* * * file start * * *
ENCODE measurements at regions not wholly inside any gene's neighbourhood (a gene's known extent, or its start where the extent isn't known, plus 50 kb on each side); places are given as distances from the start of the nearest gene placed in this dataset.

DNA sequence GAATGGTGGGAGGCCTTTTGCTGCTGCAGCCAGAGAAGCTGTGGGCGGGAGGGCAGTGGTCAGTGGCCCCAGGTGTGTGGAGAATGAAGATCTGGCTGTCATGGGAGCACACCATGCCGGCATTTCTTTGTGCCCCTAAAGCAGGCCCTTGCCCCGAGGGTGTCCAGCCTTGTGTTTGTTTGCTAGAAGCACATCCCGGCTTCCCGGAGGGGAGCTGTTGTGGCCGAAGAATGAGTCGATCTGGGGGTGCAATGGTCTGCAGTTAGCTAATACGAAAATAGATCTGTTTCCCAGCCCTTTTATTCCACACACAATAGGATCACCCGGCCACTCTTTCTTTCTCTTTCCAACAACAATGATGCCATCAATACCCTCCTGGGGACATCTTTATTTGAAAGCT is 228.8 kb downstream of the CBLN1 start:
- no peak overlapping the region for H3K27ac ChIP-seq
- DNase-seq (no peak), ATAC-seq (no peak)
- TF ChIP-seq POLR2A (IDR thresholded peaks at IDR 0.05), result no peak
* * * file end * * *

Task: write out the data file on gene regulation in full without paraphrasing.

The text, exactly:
ENCODE measurements at regions not wholly inside any gene's neighbourhood (a gene's known extent, or its start where the extent isn't known, plus 50 kb on each side); places are given as distances from the start of the nearest gene placed in this dataset.

DNA sequence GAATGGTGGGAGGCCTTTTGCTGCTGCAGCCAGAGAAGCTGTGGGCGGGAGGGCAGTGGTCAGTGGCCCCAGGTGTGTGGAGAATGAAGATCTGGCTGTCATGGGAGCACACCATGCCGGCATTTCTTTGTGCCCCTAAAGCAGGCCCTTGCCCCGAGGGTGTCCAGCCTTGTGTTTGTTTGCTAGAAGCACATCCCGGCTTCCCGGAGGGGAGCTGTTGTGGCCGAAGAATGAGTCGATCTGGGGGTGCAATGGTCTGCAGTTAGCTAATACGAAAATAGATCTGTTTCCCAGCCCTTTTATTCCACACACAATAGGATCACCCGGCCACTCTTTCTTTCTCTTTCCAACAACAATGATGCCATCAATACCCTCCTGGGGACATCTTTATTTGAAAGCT is 228.8 kb downstream of the CBLN1 start:
- no peak overlapping the region for H3K27ac ChIP-seq
- DNase-seq (no peak), ATAC-seq (no peak)
- TF ChIP-seq POLR2A (IDR thresholded peaks at IDR 0.05), result no peak